Thursday, June 15, 2017

Rescue 911

Okay, first off, just as I thought might happen, within 24 hours of accepting the job yesterday, I have started receiving requests to interview with other companies.

Sorry, dudes!  You snooze, you lose.  HA.

This morning, I went in and cleaned at the rescue. 

This enterprising girl figured out the perfect way to bogart some wet cat food:

This tortie beauty was a little reserved:

 Until, that is, I broke out the catnip:

 Former Foster Mama Rio was NOT PLEASED to be at the rescue, but when I reached into her cubby bed and rubbed her ears she purred and purred and purred:

And former Foster Camper Duran Duran would give me no peace until I shared a cheesy cracker with him.  Cinderella is doing fine, also.

And then, after the center opened to the public this afternoon, the flood started.  A couple came in and said that a mama cat had "shown up" on their porch with a litter of kittens.  When they called another local rescue, that group told them that they were full, but that the couple should bring the cats directly to us, and we would take them.


This situation happens all. the. time.  The two "big" rescues in  this area (neither one of which I have volunteered for for several years, in case you're wondering), constantly tell callers that they're full, and that the callers should contact us.  Last summer, the one rescue, which has paid staff and a budget ten times ours, even posted a sign on their flippin' front door telling people that they were full and that they should bring animals to our rescue.

Double ahem.

While we do our best to accommodate every animal that comes our way, often double- and triple-booking our foster homes to make room, and to my knowledge we have NEVER turned an animal away, it still puts a strain on all the volunteers and all of our supporters, to know that in a lot of cases, we are the animals' last hope.  

So.  When this couple came in, without so much as a phone call or an email first, and announced that they had a feral mama cat and her kittens in a carrier in the back of their van out in the parking lot, we started scrambling.  One of the volunteers started calling our fosters, while I asked the couple to bring in the cats so I could take a look.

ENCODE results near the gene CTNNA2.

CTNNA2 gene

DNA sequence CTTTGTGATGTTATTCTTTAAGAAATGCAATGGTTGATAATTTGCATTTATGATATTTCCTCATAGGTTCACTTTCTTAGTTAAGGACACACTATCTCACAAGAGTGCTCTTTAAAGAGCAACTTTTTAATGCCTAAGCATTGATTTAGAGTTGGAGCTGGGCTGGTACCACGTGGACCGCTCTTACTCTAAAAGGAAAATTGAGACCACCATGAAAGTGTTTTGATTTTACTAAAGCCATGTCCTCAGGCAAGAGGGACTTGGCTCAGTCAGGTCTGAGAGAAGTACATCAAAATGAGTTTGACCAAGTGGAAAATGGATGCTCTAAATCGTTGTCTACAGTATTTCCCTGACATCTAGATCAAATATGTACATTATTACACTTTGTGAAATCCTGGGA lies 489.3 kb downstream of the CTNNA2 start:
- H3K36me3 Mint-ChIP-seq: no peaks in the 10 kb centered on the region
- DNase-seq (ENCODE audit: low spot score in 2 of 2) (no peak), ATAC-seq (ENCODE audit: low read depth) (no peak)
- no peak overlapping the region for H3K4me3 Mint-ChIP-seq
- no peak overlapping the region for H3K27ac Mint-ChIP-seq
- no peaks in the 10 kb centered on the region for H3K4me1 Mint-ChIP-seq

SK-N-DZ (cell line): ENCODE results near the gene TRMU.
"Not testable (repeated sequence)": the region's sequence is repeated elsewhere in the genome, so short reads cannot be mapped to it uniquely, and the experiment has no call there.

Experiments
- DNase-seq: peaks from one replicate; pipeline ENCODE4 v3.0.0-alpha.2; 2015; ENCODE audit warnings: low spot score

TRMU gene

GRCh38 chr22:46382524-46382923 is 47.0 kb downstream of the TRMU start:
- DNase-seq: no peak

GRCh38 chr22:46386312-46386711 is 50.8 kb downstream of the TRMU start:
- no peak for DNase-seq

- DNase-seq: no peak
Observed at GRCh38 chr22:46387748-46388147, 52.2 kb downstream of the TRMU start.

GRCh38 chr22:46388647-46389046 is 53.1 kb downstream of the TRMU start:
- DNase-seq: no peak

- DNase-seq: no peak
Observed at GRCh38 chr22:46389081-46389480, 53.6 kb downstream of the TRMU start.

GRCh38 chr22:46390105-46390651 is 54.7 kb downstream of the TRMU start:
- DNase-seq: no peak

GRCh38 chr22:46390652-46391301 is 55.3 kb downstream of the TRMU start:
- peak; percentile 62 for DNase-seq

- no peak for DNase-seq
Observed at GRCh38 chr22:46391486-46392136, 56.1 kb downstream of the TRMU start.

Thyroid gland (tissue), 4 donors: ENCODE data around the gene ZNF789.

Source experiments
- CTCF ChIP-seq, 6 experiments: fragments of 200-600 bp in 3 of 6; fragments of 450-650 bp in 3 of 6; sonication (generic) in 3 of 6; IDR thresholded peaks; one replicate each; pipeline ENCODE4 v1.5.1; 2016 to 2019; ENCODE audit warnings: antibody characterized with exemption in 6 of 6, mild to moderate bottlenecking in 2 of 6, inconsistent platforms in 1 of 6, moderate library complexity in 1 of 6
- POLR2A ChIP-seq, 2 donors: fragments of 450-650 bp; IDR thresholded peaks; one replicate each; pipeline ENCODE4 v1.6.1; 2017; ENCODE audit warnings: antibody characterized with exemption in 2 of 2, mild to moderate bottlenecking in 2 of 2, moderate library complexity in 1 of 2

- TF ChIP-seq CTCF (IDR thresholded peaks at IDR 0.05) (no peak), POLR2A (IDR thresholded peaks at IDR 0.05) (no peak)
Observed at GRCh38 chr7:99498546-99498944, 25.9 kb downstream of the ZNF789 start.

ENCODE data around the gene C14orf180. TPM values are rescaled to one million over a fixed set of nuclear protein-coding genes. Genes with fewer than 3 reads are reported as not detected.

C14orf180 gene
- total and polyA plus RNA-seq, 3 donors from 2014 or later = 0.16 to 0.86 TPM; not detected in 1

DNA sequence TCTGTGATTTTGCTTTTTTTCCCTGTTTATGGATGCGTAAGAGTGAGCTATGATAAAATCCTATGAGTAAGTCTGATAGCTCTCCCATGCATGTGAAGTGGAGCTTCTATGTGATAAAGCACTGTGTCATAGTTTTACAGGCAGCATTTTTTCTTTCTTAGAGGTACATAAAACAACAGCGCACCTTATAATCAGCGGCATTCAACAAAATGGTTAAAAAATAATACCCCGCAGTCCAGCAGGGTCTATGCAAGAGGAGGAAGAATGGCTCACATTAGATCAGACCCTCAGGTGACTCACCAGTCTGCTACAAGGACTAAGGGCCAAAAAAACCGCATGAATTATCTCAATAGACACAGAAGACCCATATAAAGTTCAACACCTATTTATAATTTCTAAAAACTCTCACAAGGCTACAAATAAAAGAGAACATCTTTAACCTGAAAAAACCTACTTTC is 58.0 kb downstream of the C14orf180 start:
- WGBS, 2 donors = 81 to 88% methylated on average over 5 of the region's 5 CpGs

Mama cat was completely feral - hissing and spitting and terribly frightened. Sadly, trying to foster adult ferals or make them into housepets almost never ends well - it stresses them awfully and they often end up refusing to eat.  I advised the couple to make an appointment to get her spayed and told them that I would help them catch and transport the cat once they had an appointment,but that for now, she should go back to her neighborhood where she has been living. It's not an ideal situation, but at least her kittens are young enough to become socialized and will not be having kittens of their own six months from now, and mama cat won't be miserable trying to be something that's not in her nature.

The kiitens? Are adorable, as all kittens are.  They all have conjunctivitis, but that is treatable, and a foster home stepped up who could take them in, so once again our rescue made room when there was no room at the inn and all of the other rescues said they were full.


Kitten season, man!  It's EXHAUSTING.  And extremely CUTE. :)


Tails from the Foster Kittens said...

ugh. I hate it when shelters claim they are full. I mean I get it on one level, but what are people supposed to do??

rockygrace said...

We get a lot of, "If you don't take them, my husband says he'll drown them in the river." Yeah. Charming. Christ.